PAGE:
Considering the significant investments made in calibration and maintenance activities, leveraging an RTLS solution makes it simple and efficient to locate and collect assets when these services are needed. Additionally, RTLS solutions can provide visibility into asset utilization, which can help labs optimize resource allocation. By understanding the usage patterns of equipment, lab managers can better plan for maintenance and calibration, avoiding unnecessary downtime and right size an asset fleet, ensuring maintenance contracts are truly required. In an industry where an hour of unplanned downtime can cost labs between $100,000 and $500,000, IoT presents a tremendous opportunity for lab managers to improve processes and save on unexpected costs.

Maximize Space & Asset Utilization

Optimizing laboratory space is crucial for enhancing productivity and workflow efficiency—especially for facilities managers who rely on the same equipment data that lab managers do. A survey by Agilent Technologies found that 1 in 5 lab managers say the size of their lab limits operations; 59% of them want to rearrange equipment to improve workflows.  

IoT-enabled occupancy monitoring solutions, for example, provide insights into space utilization patterns, enabling informed resource allocation and equipment distribution. These monitoring systems employ privacy-centric occupancy and people counting sensors that can measure both lab/room-level occupancy, as well as inform equipment and space utilization. Similarly, occupancy sensors placed near benches or equipment offer valuable data on equipment and space utilization. With real-time and historical occupancy data, lab managers can reorganize spaces and streamline workflows, or repurpose underutilized lab space, thereby maximizing productivity and reducing operational costs.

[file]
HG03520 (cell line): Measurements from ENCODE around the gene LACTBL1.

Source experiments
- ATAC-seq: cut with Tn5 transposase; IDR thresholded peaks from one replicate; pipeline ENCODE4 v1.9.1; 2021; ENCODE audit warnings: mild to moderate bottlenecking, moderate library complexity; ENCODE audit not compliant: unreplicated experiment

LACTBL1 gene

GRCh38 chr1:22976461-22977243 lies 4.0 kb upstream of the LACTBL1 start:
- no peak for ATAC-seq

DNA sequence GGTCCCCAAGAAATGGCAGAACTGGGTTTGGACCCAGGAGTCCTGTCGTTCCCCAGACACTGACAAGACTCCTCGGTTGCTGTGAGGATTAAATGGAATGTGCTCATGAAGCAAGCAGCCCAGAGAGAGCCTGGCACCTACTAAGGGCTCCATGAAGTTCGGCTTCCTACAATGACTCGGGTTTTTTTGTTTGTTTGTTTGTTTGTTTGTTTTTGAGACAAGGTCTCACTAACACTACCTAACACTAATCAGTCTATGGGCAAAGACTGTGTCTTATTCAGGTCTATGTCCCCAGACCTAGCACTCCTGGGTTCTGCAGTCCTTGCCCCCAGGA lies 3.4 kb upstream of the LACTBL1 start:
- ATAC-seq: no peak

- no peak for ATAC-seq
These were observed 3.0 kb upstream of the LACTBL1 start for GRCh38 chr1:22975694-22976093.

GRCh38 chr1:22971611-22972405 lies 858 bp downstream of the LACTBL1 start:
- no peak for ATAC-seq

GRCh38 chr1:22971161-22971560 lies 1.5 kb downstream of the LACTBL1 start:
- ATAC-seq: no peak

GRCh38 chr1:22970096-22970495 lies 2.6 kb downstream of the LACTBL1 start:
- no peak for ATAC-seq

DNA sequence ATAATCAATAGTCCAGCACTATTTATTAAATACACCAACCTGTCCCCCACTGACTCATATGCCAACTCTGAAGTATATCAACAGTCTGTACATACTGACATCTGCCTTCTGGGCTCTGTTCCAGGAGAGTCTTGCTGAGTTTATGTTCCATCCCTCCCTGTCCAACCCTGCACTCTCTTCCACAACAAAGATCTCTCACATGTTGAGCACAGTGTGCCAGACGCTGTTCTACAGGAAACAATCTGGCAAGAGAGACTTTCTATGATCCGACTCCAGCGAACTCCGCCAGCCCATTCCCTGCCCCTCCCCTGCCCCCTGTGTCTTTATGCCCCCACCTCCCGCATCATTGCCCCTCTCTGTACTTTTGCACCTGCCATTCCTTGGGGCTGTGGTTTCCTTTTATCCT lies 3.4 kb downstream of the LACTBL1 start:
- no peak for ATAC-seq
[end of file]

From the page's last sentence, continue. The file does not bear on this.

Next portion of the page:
Create Greener Labs

As consciousness about environmental effects expands, life sciences companies are proactively searching for methods to make their laboratory procedures more eco-friendly, while enhancing efficiency, reducing operational expenses, and establishing safer work environments. For instance, energy efficiency is highly suitable for IoT.

The Environmental Protection Agency (EPA) states that life sciences companies use more energy per square foot than hospitals or commercial properties, making it crucial for laboratories to adopt technologies that can help effectively monitor and reduce consumption. IoT can assist in numerous ways.  

To begin with, lab managers and facilities teams can utilize privacy-focused occupancy sensors to track when and for how long lab spaces – and the equipment within them – are being used. This usage data allows for the implementation of conservation strategies, such as switching off energy-intensive assets like biosafety cabinets and fume hoods when not in use.  

Another opportunity for energy savings comes from energy-intensive ultra-low temperature (ULT) freezers. When set at -80°C, labs consume as much energy as a house in a single day. By simply increasing the temperature by 10° makes a significant impact towards energy reduction – approximately 30% reduction – and prolongs the life of the ULT freezer.

Unlock the Potential of IoT for Efficient Labs

Embracing IoT technology empowers lab managers and scientists to harness data-driven efficiencies, fostering collaboration and informed decision-making. By using IoT solutions, labs can improve operations and drive innovation to differentiate themselves in the competitive life sciences industry.

As you embark on your buyer's journey, consider the transformative potential of IoT technology in optimizing laboratory management and driving future innovation.

Enjoyed this read?

Stay up to date with the latest IoT insights sent straight to your inbox!

Thank you! Your submission has been received!
Oops! Something went wrong while submitting the form.